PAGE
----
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Marion Barry gets probation in tax case

Former D. C. Mayor Marion Barry was sentenced to three years probation Thursday for failing to file  tax returns for 2000.
/ Source: The Associated Press

Former District of Columbia Mayor Marion Barry was sentenced to three years probation Thursday in connection with charges that he failed to file federal or local tax returns for 2000.

Barry pleaded guilty last October under an agreement reached with federal prosecutors which required him to acknowledge his failure to file returns for the years 1999 through 2004.

Barry, 70, completed his fourth term as mayor in early 1999. While Barry has said he’s unsure how much money he earned during the time period in question, he did not challenge claims by federal prosecutors that his income topped $534,000 during the five-year period.

“I take full responsibility,” Barry told the judge while making a plea for leniency. He said at this point he has a negative net worth that is subject to a number of judgments, a reference to his outstanding legal problems.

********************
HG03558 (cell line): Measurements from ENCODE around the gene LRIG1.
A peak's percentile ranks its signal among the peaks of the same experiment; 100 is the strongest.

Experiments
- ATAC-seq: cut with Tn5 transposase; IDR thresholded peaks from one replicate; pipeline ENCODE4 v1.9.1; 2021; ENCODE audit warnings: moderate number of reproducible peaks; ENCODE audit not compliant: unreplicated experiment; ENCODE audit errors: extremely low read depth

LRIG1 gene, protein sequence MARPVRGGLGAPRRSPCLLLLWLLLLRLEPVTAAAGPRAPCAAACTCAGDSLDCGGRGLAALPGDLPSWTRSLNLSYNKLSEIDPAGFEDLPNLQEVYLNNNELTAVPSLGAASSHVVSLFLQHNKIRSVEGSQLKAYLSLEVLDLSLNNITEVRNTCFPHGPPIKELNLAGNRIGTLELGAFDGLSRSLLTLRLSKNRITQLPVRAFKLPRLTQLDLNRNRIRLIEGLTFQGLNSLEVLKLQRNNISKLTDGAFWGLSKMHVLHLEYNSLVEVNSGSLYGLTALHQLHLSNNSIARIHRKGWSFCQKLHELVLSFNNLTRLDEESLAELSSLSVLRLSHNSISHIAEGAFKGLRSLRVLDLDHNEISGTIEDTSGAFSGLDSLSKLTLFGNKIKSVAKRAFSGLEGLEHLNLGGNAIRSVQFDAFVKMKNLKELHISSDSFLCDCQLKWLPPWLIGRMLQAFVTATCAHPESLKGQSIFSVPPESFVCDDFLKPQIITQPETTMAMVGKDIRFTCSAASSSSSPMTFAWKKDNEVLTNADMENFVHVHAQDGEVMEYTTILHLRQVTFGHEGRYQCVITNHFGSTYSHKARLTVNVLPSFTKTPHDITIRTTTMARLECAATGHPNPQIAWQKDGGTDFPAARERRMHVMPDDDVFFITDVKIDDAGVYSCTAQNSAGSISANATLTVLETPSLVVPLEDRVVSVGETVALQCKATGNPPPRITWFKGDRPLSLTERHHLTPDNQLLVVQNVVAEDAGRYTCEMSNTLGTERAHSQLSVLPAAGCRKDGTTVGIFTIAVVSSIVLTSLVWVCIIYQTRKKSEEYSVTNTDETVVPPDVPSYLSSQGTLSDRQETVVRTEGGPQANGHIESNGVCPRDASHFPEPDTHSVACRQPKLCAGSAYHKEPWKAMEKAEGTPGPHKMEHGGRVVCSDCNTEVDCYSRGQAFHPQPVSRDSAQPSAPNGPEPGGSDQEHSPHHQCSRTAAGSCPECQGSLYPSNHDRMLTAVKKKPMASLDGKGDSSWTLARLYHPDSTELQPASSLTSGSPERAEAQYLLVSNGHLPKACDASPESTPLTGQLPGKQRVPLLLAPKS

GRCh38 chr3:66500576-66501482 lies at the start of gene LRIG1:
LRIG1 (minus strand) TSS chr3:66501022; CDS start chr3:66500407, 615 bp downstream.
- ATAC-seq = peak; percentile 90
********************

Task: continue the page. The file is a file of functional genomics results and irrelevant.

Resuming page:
U.S. Magistrate-Judge Deborah A. Robinson declined to fine Barry, noting that the outstanding taxes he has agreed to pay are substantial.

Barry owes $195,000 in federal taxes and $54,000 plus penalties and interest in D.C. taxes.

“It was a reality of not having money on the one hand, and constraints against taking gifts,” said Barry’s attorney, Fred D. Cooke Jr. Barry is currently represents Ward 8 on the City Council.

The former mayor apologized to the court, to the citizens of the District of Columbia and to the citizens of the United States, and admitted that he has been in recovery for substance abuse problems since Jan. 19, 1990, when he was videotaped smoking crack cocaine in a downtown hotel room during an FBI sting operation.

Several times since 1991, Barry has sought treatment or counseling for problems with prescription medications or other substances. But Barry said Thursday that 90 to 95 percent of the people in his position sometimes fall off the wagon.